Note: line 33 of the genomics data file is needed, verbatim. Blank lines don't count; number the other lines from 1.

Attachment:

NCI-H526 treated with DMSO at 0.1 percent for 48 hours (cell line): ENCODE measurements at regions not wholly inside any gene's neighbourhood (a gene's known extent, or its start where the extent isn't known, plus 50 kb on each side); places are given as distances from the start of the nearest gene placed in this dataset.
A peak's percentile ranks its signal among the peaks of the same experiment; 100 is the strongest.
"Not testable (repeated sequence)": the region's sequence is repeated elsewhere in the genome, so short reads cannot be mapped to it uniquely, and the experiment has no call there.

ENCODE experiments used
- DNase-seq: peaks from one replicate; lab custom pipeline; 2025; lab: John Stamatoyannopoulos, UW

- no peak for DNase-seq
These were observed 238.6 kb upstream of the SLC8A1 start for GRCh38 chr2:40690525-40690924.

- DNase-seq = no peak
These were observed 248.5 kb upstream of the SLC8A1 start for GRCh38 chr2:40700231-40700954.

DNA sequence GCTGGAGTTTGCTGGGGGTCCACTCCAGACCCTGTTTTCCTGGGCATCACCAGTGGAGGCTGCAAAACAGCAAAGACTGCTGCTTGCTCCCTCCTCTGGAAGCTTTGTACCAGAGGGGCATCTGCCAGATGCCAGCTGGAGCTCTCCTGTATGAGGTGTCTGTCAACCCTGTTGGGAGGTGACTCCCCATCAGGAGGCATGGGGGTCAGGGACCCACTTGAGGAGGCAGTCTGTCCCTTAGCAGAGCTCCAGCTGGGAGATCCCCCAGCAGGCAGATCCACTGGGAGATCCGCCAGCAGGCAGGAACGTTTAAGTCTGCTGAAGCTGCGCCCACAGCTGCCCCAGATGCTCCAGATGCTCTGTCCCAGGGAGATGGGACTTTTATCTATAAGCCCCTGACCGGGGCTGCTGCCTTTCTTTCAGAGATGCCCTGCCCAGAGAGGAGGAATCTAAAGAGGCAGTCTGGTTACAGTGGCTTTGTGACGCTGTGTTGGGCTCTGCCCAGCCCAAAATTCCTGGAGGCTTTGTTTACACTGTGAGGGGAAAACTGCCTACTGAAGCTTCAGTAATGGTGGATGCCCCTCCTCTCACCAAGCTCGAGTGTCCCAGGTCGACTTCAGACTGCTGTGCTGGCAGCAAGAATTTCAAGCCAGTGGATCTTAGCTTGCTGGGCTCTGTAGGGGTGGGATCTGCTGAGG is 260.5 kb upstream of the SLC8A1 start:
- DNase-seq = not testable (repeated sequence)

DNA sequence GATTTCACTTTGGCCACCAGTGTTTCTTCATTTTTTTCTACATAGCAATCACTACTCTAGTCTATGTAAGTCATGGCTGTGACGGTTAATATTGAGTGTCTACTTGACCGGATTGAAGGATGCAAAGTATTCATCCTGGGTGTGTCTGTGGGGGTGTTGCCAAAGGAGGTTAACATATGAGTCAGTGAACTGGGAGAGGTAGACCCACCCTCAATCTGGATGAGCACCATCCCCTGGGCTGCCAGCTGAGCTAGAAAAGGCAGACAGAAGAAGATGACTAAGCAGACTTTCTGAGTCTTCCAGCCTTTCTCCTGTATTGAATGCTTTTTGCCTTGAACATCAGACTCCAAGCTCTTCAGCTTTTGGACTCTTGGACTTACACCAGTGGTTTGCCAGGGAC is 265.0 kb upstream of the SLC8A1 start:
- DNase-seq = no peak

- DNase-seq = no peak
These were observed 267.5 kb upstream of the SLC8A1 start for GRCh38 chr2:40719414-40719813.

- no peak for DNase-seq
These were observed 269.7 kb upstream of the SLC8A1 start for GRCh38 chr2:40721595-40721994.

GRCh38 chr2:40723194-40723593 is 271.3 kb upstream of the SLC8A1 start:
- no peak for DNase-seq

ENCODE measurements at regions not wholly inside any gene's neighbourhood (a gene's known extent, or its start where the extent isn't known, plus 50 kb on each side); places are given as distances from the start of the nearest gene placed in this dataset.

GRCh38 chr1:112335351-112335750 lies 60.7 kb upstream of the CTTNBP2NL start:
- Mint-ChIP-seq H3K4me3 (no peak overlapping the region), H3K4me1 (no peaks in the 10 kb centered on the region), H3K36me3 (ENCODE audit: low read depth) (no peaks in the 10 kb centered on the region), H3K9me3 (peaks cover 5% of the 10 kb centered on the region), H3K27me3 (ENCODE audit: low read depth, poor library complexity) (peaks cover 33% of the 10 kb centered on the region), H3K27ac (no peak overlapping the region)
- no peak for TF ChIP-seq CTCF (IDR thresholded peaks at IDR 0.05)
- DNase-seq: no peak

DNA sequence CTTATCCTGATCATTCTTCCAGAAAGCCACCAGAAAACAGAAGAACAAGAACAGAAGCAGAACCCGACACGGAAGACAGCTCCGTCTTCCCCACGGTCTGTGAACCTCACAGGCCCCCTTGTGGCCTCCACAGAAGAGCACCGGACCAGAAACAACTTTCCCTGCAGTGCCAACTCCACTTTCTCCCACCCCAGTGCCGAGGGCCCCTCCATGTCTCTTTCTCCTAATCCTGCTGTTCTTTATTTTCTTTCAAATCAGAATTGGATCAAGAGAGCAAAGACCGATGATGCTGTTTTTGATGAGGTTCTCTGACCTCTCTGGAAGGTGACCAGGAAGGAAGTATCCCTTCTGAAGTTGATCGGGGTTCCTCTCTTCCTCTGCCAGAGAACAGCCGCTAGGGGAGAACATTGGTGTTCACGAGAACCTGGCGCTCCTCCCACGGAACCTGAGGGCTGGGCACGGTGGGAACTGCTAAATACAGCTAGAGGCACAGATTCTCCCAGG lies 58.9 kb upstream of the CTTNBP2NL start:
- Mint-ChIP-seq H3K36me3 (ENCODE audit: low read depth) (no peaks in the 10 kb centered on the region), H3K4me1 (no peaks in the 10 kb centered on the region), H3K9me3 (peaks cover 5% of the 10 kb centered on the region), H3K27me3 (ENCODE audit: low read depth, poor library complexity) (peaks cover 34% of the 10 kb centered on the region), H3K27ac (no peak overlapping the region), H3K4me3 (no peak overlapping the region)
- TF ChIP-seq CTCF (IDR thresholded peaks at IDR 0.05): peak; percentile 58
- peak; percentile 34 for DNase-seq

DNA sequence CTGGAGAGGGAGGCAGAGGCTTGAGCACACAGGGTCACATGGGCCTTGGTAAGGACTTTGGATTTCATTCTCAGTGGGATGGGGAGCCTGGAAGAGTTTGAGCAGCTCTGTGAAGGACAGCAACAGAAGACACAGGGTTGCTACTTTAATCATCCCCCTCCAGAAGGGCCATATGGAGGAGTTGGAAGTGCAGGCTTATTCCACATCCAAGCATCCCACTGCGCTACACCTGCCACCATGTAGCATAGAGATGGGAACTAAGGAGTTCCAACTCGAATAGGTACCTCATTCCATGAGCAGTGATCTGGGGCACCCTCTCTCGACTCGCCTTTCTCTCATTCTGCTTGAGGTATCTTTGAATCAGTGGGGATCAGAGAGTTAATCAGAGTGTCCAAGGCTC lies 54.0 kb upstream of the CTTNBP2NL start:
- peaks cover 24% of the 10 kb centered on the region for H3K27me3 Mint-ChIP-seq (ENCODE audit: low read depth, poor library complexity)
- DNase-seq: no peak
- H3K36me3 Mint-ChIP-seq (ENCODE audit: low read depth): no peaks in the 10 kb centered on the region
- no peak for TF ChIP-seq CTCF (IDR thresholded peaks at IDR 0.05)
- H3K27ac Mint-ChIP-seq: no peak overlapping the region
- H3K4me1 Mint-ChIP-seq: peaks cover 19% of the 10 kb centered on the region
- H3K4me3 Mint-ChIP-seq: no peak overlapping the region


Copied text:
- no peak for TF ChIP-seq CTCF (IDR thresholded peaks at IDR 0.05)